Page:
- to require or constrain, as by law, command, conscience, or force of necessity.
- to bind morally or legally, as by a promise or contract.
- to place under a debt of gratitude for some benefit, favor, or service: I'm much obliged for the ride.
- to put (one) in a debt of gratitude, as by a favor or accommodation: Mr. Weems will oblige us with a song.
- to make (an action, policy, etc.) necessary or obligatory: Your carelessness obliges firmness on my part.
- to be kindly accommodating: I'll do anything within reason to oblige.
Origin of oblige
SynonymsSee more synonyms on Thesaurus.com
Examples from the Web for obliges
If the DEA obliges, they may soon be hitting the farming lottery.Kentucky Tells Feds: Hands Off Our Hemp!
May 21, 2014
It also obliges Palestinians to refrain from attacking Israeli military patrols along the Gaza border.Israel and Hamas Strike Peace Deal
November 21, 2012
We start making conversation and she obliges, but then something in the distance catches her eye.Oscars 2011: Red Carpet and Vanity Fair Party Photos
February 27, 2011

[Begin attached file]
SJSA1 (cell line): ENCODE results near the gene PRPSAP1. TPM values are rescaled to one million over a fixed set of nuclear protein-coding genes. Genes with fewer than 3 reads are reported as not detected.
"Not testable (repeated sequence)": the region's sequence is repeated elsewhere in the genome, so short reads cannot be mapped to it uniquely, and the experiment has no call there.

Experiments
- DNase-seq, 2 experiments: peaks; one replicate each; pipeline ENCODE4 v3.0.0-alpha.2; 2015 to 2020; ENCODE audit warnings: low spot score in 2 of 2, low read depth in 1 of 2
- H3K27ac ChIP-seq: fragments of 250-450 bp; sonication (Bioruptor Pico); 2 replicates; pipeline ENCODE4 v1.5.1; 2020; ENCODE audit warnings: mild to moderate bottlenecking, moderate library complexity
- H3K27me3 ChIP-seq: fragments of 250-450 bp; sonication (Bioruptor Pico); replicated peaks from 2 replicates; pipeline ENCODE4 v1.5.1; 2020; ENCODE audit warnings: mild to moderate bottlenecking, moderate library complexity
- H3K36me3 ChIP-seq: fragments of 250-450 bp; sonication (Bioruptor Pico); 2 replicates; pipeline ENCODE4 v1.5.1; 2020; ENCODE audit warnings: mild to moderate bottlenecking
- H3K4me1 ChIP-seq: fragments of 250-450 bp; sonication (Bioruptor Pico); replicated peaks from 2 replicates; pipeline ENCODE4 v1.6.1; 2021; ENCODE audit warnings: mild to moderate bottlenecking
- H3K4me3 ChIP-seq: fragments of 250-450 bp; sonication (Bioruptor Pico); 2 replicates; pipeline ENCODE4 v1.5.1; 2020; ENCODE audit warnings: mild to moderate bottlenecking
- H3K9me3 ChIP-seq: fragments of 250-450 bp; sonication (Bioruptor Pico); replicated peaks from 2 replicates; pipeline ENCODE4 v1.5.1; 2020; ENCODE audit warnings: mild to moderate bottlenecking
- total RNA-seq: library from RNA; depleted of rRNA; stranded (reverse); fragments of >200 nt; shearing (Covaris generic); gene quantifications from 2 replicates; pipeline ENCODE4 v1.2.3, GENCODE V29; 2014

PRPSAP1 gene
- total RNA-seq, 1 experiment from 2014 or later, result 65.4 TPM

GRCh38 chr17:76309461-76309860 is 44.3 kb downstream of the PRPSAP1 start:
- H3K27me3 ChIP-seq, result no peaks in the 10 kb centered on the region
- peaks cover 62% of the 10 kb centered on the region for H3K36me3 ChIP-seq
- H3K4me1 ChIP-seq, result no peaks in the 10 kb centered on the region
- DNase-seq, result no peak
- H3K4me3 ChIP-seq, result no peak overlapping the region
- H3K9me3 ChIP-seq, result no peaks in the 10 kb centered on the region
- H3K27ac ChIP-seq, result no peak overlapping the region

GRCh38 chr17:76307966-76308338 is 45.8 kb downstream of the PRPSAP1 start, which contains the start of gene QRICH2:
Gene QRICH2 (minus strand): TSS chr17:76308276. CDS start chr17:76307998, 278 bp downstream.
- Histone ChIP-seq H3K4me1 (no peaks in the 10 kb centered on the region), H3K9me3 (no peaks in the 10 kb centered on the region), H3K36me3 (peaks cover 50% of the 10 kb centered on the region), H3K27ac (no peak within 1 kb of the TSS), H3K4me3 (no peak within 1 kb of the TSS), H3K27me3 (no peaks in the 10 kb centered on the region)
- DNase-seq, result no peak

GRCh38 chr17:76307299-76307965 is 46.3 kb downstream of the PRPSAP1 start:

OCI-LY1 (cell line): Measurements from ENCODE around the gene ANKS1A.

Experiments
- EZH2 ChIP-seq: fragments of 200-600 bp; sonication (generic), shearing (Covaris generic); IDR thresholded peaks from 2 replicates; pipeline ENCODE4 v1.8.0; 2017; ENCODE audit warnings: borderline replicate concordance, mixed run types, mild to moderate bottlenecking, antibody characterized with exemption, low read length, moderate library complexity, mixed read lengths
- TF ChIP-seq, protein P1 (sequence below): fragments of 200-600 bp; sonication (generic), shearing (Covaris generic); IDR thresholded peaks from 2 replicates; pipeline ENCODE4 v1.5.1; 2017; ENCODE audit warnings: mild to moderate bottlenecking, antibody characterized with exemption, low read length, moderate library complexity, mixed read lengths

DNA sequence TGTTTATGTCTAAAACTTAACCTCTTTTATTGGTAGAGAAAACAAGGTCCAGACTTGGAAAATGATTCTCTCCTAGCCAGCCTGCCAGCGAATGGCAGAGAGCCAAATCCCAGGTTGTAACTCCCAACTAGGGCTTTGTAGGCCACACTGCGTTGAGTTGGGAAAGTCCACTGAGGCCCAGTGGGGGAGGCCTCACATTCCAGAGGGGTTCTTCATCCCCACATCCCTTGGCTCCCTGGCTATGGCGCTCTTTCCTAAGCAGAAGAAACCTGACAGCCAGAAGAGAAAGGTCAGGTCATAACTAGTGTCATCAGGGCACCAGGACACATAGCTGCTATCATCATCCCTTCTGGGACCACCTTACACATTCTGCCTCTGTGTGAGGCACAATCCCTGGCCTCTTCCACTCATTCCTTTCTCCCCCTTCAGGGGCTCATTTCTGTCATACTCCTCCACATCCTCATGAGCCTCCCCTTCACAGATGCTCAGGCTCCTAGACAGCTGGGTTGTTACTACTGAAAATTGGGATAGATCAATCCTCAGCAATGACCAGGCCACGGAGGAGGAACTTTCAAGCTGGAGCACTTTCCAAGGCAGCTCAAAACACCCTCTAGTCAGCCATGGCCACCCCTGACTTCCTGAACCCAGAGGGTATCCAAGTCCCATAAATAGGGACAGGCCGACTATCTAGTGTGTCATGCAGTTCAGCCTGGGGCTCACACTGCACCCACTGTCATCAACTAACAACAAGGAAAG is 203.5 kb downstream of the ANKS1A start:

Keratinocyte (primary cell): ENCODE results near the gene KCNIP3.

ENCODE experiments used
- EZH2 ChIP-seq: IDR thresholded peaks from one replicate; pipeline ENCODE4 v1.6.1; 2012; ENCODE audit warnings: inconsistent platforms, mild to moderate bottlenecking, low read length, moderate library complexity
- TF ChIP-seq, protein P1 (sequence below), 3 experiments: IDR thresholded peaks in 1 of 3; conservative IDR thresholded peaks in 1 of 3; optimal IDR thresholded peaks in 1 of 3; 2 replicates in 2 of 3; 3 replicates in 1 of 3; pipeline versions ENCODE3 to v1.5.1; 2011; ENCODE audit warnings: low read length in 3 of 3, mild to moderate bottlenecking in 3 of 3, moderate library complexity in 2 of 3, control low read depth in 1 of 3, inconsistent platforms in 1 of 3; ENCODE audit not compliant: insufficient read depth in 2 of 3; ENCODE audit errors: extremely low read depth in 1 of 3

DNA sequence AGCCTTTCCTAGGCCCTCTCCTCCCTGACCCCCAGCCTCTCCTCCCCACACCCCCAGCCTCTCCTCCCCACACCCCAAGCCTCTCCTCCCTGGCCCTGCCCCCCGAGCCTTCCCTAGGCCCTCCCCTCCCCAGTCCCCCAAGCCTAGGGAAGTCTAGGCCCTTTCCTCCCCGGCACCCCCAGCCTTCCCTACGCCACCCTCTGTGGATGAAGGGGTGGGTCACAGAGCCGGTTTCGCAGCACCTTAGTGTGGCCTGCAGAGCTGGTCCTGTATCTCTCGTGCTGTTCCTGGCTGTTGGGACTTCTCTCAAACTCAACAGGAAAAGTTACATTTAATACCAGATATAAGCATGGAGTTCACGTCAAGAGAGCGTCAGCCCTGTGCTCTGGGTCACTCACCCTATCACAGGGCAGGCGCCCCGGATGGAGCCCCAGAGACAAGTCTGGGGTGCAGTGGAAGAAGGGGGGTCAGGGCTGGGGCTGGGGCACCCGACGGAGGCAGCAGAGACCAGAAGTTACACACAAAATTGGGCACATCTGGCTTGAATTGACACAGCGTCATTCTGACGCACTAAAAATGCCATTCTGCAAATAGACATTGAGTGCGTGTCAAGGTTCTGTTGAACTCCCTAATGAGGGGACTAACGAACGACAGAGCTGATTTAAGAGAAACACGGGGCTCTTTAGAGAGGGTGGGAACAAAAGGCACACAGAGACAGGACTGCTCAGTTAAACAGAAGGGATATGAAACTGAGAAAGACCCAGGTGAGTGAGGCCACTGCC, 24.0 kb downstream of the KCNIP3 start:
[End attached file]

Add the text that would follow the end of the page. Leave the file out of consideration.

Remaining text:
This obliges me now-and-then to steal an hour, as I may say, and not let her know how I am employed.Clarissa, Volume 2 (of 9)
That is what is unknown to us, and obliges us to suspend our judgment on this question.The Phantom World
That is the circumstance which obliges your government to insist on your co-operation.Watch the Sky
James H. Schmitz
What obliges the person, who wishes me to become surety for him, to need a surety?George Muller of Bristol
Arthur T. Pierson
It obliges nobody to follow me, and I trust it obliges me to follow nobody.The Papers And Writings Of Abraham Lincoln, Volume Six
- (tr; often passive) to bind or constrain (someone to do something) by legal, moral, or physical means
- (tr; usually passive) to make indebted or grateful (to someone) by doing a favour or servicewe are obliged to you for dinner
- to do a service or favour to (someone)she obliged the guest with a song
Word Origin and History for obliges
c.1300, "to bind by oath," from Old French obligier "engage one's faith, commit (oneself), pledge" (13c.), from Latin obligare "to bind, bind up, bandage," figuratively "put under obligation," from ob "to" (see ob-) + ligare "to bind," from PIE root *leig- "to bind" (see ligament). Main modern meaning "to make (someone) indebted by conferring a benefit or kindness" is from 1560s. Related: obliged; obliging.